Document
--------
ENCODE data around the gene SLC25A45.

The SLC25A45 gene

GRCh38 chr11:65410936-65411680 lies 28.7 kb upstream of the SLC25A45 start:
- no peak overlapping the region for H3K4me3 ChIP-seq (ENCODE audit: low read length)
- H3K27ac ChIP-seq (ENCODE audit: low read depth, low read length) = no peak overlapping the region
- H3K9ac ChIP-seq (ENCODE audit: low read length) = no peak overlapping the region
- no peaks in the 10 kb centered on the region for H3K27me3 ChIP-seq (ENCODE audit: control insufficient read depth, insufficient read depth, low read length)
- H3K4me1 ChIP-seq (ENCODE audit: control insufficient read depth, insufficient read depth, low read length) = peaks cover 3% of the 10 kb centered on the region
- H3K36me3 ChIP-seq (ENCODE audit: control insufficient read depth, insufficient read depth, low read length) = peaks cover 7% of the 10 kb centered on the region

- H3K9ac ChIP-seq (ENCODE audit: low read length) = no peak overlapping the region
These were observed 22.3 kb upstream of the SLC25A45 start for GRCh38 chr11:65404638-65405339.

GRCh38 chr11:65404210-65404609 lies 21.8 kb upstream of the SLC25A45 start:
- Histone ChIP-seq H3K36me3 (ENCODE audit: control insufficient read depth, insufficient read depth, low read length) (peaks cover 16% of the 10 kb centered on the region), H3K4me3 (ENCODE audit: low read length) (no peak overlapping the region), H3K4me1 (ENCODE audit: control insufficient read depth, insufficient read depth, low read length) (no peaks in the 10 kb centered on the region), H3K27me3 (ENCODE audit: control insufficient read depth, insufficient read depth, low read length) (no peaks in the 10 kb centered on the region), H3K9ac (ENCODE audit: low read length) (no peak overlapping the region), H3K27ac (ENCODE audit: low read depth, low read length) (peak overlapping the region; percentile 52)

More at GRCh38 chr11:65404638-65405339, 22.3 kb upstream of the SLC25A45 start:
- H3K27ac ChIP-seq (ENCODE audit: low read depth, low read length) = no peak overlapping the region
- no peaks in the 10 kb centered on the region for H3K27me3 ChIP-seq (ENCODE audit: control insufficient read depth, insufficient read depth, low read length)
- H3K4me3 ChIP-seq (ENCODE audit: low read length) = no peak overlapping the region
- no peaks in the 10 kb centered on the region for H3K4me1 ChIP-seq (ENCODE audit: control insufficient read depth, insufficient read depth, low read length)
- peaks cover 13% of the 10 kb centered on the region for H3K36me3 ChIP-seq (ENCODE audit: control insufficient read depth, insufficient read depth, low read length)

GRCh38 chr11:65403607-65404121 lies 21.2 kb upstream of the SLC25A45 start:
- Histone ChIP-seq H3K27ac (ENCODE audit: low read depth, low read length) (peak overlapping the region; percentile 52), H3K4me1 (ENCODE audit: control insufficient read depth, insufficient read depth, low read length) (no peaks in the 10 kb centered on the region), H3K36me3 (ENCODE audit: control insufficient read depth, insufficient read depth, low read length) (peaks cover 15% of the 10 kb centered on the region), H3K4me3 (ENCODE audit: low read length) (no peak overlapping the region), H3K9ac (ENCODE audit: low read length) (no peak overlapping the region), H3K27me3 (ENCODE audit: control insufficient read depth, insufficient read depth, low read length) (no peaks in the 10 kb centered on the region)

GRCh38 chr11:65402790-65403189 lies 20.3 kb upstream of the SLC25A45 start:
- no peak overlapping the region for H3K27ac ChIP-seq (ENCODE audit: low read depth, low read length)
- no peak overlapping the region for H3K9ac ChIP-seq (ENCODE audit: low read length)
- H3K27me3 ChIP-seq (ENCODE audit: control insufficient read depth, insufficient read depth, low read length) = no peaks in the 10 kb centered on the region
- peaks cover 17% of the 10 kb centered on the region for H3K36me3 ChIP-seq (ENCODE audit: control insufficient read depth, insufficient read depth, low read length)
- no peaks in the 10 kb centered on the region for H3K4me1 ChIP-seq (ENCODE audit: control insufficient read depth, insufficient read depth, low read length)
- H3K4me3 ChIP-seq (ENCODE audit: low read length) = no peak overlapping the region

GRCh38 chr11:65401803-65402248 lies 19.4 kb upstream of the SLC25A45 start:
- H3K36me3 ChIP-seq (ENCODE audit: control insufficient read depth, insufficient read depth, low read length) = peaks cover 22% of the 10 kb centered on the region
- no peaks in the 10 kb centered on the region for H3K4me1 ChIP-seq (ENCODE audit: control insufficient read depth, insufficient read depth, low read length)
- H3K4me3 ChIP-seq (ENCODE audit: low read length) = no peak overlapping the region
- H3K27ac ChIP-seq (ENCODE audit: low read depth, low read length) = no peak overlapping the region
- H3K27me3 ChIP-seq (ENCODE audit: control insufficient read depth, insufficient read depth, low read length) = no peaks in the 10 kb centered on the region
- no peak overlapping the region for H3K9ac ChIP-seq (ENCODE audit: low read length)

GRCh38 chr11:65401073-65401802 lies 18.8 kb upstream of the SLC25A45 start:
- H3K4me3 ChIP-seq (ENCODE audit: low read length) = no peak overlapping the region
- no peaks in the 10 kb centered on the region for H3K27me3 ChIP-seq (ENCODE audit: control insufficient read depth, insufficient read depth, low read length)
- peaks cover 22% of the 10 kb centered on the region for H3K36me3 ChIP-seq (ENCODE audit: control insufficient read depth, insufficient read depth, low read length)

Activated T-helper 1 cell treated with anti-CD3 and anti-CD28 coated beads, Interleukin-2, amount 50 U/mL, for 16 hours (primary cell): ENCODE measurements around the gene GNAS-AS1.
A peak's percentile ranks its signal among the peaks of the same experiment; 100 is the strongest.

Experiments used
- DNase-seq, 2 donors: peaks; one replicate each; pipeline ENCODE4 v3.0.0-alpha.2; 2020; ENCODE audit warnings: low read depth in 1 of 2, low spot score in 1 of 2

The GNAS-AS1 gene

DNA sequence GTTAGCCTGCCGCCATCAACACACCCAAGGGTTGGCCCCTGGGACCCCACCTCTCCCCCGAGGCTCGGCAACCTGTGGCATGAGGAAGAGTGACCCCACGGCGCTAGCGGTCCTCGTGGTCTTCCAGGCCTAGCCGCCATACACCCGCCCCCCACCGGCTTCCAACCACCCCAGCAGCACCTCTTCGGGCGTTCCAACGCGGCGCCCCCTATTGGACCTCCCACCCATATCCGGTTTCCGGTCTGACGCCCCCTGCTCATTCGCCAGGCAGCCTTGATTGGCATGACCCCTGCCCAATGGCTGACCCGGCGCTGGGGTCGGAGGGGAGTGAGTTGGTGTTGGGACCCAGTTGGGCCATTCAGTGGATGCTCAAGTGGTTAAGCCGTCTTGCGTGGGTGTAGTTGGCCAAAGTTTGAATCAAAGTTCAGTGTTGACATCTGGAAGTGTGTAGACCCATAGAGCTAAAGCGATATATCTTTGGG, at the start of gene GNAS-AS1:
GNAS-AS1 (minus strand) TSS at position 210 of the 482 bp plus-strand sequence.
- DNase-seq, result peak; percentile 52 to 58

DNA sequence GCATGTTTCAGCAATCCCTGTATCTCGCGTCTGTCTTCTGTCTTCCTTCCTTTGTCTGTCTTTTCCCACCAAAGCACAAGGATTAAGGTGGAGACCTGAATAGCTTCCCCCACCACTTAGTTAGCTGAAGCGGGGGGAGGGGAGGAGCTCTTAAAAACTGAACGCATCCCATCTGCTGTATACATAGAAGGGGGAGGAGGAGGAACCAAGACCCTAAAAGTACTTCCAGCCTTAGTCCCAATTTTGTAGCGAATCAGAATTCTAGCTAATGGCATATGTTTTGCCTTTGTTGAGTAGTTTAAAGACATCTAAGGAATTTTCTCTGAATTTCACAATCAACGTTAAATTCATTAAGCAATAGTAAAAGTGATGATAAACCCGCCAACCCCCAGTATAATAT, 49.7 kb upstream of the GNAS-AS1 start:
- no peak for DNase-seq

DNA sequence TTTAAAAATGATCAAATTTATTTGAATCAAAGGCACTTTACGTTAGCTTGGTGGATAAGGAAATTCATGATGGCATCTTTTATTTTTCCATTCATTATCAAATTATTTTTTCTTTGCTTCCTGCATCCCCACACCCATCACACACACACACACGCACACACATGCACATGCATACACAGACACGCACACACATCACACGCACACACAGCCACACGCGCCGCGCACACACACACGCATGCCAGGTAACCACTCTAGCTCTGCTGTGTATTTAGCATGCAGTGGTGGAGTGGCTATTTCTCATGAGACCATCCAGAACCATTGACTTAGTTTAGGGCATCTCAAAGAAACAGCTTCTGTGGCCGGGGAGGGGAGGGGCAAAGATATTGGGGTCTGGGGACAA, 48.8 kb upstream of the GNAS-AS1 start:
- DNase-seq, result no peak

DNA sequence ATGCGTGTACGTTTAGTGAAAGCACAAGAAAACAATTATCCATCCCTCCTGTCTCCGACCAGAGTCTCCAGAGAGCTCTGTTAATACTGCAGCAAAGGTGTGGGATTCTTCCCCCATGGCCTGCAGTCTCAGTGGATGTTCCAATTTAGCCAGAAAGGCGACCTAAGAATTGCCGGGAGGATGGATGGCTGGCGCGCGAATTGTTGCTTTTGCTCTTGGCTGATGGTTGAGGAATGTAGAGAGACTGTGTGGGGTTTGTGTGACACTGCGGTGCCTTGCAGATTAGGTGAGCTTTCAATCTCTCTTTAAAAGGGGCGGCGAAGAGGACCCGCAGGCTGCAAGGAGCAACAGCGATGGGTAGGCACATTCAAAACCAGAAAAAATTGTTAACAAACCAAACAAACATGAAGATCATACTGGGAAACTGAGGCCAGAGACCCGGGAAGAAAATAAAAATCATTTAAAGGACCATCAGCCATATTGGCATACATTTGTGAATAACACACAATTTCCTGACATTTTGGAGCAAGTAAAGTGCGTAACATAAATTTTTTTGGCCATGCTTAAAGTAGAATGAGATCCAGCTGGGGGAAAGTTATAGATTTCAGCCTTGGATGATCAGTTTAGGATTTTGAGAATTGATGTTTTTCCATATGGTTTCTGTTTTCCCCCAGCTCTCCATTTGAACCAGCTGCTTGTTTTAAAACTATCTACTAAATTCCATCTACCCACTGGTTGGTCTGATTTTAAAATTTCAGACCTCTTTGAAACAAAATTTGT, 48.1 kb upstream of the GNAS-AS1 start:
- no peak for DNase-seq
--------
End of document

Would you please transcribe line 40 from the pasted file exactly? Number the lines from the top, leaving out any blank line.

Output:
Activated T-helper 1 cell treated with anti-CD3 and anti-CD28 coated beads, Interleukin-2, amount 50 U/mL, for 16 hours (primary cell): ENCODE measurements around the gene GNAS-AS1.